Understanding the data
Because of the lack of any public documentation around the compatibility appraiser process, we have to take (hopefully!) intelligent guesses as to what the data means.
Under the TargetVersionUpgradeExperienceIndicators registry key for example, you may find subkeys for 19H1, 20H1, 21H1 or even older Windows 10 versions. I haven’t found any keys for *H2 releases though, and I can only assume it’s because the Safeguard holds for a H1 release are the same for the H2 release. From the Windows 10 Known Issues documentation this seems to be the case.
There is also a UNV subkey – I assume that means Universal and contains data that applies across any feature update.
Under the *H1 keys (I suppose I should call it a branch, really) we can try to understand some of the main keys such as:
FailedPrereqs – I haven’t seen any devices yet that actually failed the appraiser’s prerequisites, but I assume the details would be logged here if they were.
AppraiserVersion, SdbVer, Version, DateVer* – I assume these indicate the version of the compatibility appraiser database used for the assessment
DataExp*, DataRel* – these seem to indicate the release and expiry dates for the Appraiser database so my assumption is a new one will be downloaded at or before expiry
GatedBlock* – the Id key in particular gives the Safeguard Hold Id/s that are blocking the device from upgrade
Perf – this appears to be a general assessment of the performance of the device. A low performing device will likely take longer to upgrade
UpgEx* – these seem to be a traffic-light rating for the ‘upgrade experience’. The UpgExU seems to stand for Upgrade Experience Usage – I don’t know what the difference between the two is. Green is good, right, so a green device is going to be a good upgrade experience, yellow or orange not so great, red is a blocker. I don’t know exactly what defines each colour other than that…
RedReason – if you’ve got a red device, it’s blocked from upgrade by something – but this isn’t related to Safeguard holds as far as I can tell. It seems to be related to the keys under HKLM:\SOFTWARE\Microsoft\Windows NT\CurrentVersion\AppCompatFlags\CompatMarkers\*H1, such as BlockedByBios, BlockedByCpu for example. The only one I’ve seen in practice is the SystemDriveTooFull block.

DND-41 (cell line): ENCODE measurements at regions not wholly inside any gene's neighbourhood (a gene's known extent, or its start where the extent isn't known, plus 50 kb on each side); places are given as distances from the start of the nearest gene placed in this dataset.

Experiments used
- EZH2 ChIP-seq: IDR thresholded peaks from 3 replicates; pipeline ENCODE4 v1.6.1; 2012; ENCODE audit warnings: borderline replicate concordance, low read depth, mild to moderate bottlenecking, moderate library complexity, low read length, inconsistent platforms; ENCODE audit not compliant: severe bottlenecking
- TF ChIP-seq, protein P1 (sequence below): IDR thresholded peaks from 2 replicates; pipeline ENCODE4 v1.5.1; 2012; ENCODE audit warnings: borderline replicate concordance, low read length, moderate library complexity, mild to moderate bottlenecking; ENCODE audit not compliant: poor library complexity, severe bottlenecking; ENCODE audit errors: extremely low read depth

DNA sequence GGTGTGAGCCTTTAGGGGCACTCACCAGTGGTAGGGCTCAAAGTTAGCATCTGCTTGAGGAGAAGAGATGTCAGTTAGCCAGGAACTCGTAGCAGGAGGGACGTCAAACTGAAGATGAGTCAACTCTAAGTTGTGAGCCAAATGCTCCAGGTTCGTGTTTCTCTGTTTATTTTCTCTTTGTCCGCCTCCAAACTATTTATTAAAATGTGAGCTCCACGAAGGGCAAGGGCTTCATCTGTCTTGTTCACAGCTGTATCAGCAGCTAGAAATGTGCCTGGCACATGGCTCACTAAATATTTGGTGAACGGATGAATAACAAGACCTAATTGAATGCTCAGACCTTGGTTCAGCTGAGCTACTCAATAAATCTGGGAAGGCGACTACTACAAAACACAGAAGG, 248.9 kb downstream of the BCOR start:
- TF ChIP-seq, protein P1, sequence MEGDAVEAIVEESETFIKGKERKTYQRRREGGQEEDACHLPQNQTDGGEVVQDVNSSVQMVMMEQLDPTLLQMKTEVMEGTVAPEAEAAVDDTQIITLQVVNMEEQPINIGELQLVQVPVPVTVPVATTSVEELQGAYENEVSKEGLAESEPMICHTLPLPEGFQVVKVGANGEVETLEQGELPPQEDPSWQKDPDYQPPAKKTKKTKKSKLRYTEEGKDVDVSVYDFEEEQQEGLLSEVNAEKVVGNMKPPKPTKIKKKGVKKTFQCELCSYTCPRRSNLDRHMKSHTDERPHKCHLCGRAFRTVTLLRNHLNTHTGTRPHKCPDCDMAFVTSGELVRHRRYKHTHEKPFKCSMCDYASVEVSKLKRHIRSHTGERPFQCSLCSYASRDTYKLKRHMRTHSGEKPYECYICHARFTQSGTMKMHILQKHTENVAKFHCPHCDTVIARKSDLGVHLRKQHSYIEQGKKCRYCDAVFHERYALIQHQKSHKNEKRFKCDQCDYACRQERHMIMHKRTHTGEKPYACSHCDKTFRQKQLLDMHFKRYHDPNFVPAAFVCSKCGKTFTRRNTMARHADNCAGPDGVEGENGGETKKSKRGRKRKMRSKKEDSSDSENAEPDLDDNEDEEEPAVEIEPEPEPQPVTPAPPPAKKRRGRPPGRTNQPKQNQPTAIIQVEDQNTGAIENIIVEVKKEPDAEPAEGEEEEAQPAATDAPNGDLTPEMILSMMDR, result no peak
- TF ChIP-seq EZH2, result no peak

Configure Custom Hardware Inventory
Alright, so first we need to configure hardware inventory in MEMCM to include the registry keys we want to use. You can use the RegKey2Mof utility, or you can download the files below to update your Configuration.mof file and your Client Settings / hardware inventory classes. I’ll assume you are familiar with that process.
Open opening, you’ll need to add the SQL server and database name for your MEMCM database:
You won’t see any data until devices have started sending hardware inventory that includes the custom classes.
Note that I have included pages for both 20H1 and 21H1, but the latter is just a placeholder for now as no actual compatibility data will be available until that version is released, or close to.
You can also build collections like those shown above by adding a query rule and using the names created by the custom classes – in this case TwentyHOne and TwentyOneHOne. Use the value option to find which GatedBlockIds are present in your environment.
This morning I saw an interesting tweet from Sandy Zeng with a Log Analytics workbook she’d created for W10 feature updates based on Update Compliance data. I’d been meaning to create a similar report for that myself in PowerBI for some time, so I took inspiration from her tweet and got to work on something!
Microsoft’s Update Compliance solution can be used to report on software updates and feature updates status across your estate from Windows telemetry data. If you use Desktop Analytics, you can even combine the data for richer reporting.
Here’s a screenshot of what I ended up with. You can filter the data to view devices with Safeguard holds, for example, which since Windows 10 2004 has been a show stopper for many wanting to upgrade…
There are pages for 2004 and 20H2, as well as a page listing some of the known Safeguard hold IDs that have been publicly disclosed by Microsoft.
You can download this report for your own use with the links below. Note I have created two reports – the first assumes you have both Update Compliance and Desktop Analytics using the same Log Analytics workspace. If this is not the case for you, download the second report which doesn’t link to DA data and just uses Update Compliance. The only data I’ve included from DA is the make and model since these can be helpful in analysing devices affected by Safeguard holds.